How To Validate Form Submissions In Laravel

How To Validate Form Submissions In Laravel

Validating forms has become easier over time for web developers. In the early days, there were some really clunky approaches you had to implement to get some basic validation. Things are much easier these days however, and we’ll look at how to add simple validation to a form submission in Laravel. In our last tutorial, we got a pretty nice form set up to allow us to submit a new game to our games database. Unfortunately, there is no means of validation yet. That means users can easily insert bogus, or even blank data. We will fix this shortcoming right now in this simple tutorial.

Html5 Client Side Browser Validation

Before we even need to implement anything on the server side, let’s go ahead and add HTML5 client side validation to our form. It’s as easy as adding a simple required attribute to the input tags on our form. Look at the highligted tags below to see how we do this.


Trying to submit a form that is not filled out properly now gives the user some feedback about where they may have missed something or messed up.
html5 client side validation in action

Adding Validation To The store() Method

Simple html5 browser validation is great, but it is not 100% foolproof. You will still need to validate data on the server side before ever trying to insert anything into the database. This is really easy to do in Laravel. Here we add some simple validation rules to our store() method, using the $this->validate() method in our controller.


With the highlighted code above, we now have some validation in place on the server side as well. There are *a lot* of validation rules available to you, but we just want to make sure each field is required. In addition to this, we want the title of the game to be unique. We don’t want to add the same game to the database twice.

Displaying Errors If Needed

If the validation passes, the store() method just continues to go about it’s business of inserting the provided data into the database. If there was a problem however, an $errors variable will be populated and the user is re directed back to the form from which they came. By reaching into that variable, we can display the errors to the user. Here is how we might update our view file to handle this task.


In one of our earlier posts, we had added The Legend of Zelda to the games table in our database. Let’s try to add it again and see what happens.
laravel server side validation in action

Excellent! So even though we filled out all of the fields properly in the form, and got the html5 client side browser validation to pass, we get a nice error message to tell us that the title we provided has already been taken. So our validation rule we provided in the store() method of our GamesController worked great. Recall we specified we want a unique title by the rule of ‘title’ => ‘required|unique:games’.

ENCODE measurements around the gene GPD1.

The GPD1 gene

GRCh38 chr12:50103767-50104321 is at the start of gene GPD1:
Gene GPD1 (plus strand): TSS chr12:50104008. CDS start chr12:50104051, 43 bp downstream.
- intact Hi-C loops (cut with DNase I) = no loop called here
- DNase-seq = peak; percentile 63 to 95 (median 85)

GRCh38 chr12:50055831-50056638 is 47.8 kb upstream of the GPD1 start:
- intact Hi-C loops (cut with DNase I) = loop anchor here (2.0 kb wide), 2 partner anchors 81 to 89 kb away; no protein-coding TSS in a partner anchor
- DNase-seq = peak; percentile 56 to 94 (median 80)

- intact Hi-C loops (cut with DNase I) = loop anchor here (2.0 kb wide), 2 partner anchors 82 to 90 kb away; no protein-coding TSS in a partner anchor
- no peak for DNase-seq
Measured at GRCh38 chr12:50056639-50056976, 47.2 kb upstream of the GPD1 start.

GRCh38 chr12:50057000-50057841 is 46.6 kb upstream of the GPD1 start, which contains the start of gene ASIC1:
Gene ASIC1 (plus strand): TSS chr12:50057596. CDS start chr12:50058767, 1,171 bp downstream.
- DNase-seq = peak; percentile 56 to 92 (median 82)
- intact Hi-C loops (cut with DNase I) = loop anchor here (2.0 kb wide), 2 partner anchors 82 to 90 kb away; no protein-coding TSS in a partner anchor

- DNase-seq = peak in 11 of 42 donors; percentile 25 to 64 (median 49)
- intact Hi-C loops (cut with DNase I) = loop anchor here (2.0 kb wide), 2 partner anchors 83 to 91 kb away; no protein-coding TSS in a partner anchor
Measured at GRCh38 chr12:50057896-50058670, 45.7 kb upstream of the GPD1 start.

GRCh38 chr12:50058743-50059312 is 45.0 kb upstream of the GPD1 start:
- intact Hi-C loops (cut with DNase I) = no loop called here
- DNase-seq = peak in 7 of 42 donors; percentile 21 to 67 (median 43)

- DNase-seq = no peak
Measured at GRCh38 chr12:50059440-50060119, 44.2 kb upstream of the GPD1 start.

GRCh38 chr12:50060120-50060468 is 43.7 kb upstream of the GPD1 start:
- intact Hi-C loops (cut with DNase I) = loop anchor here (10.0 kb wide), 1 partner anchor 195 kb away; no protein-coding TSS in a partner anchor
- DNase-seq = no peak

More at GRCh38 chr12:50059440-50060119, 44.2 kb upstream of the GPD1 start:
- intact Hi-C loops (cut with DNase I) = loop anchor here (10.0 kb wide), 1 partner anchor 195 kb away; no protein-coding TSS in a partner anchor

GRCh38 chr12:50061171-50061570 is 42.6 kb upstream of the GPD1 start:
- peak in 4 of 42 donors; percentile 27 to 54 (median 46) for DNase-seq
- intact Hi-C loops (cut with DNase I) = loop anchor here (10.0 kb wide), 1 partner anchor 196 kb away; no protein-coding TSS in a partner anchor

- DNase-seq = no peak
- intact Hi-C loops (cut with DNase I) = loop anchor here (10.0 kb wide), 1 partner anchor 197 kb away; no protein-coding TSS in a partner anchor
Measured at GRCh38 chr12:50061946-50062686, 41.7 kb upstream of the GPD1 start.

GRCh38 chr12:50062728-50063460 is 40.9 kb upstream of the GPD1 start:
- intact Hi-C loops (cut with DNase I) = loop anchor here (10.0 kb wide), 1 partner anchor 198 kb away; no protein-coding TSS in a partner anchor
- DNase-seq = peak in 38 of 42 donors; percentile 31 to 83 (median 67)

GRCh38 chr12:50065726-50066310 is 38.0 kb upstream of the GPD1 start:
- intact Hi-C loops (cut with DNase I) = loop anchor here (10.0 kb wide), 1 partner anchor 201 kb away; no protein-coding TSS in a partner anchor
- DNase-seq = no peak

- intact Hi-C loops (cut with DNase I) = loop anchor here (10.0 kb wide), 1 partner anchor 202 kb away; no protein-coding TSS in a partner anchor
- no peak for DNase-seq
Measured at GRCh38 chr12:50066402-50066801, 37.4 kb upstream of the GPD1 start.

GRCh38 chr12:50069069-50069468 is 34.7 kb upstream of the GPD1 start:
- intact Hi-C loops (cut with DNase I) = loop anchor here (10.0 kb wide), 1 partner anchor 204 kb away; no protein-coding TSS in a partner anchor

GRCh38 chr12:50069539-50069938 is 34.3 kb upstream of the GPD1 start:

Prevent The Form From Clearing Data

Everything works great right now, but did you notice something about the data we had typed into the form? It is gone. If we make a mistake during the process of filling out the form, then try to submit, all of our data gets cleared out upon redirection. Now the user needs to fill out every field of the form again, rather than being able to fix the one error they might have made. Let’s see how To Remember Form Data in our view file by adding a value attribute and making use of the old() function Laravel provides. Let’s see how.


laravel old function to repopulate form data

This is great now. We have redirected back to the form, yet the form data we originally typed in is retained. You definitely want to handle things like this to improve the user experience. Note that the old() function accepts an argument of the name of the field to repopulate. In other words, whatever the value is that is set to the name attribute for the given input tag, should be the same value passed to the old() function.

Extracting Form Errors To a Partial

The markup that we used in our create.blade.php file to display form errors is pretty standard boilerplate stuff that can be used elsewhere. It makes sense to extract that markup to it’s own partial. Let’s create a file in resources/views/partials named formerrors.blade.php and populate with the stated markup.

Now in our create.blade.php file we just include it like so, and everything continues to work as we would expect.

With these steps in place, we have a decent little validation system going in our games database app. Let’s finish off by adding one more game that we know meets all requirements to be sure we are still able to add a new game to the database as we expect. We fill out the details of our Metroid game to be submitted.
submitting new game

It looks like our addition is working great!
games are adding perfectly

With these steps in place, we now have validation that makes sure users are entering the right data to be submitted in our forms. If things are good, we add the data to the database. If things do not meet the requirements we specified, then users are given a list of errors to correct before trying again.

How To Validate Form Submissions In Laravel Summary

This tutorial took us a step further along in our learning of Laravel. We took our little games app, and first added some simple html5 browser side validation to our form with the required attribute. From there, we saw how to add validation on the server side as well by making use of the $this->validate() method Laravel provides to us. We then saw that it is necessary to add some markup to our form so that we can display errors if validation fails. We did this by looping over the contents of the $errors variable. Finally, we saw that since the error markup is repeatable code, we can extract that markup to a partial view file which can be reused on other forms if need be. Bravo!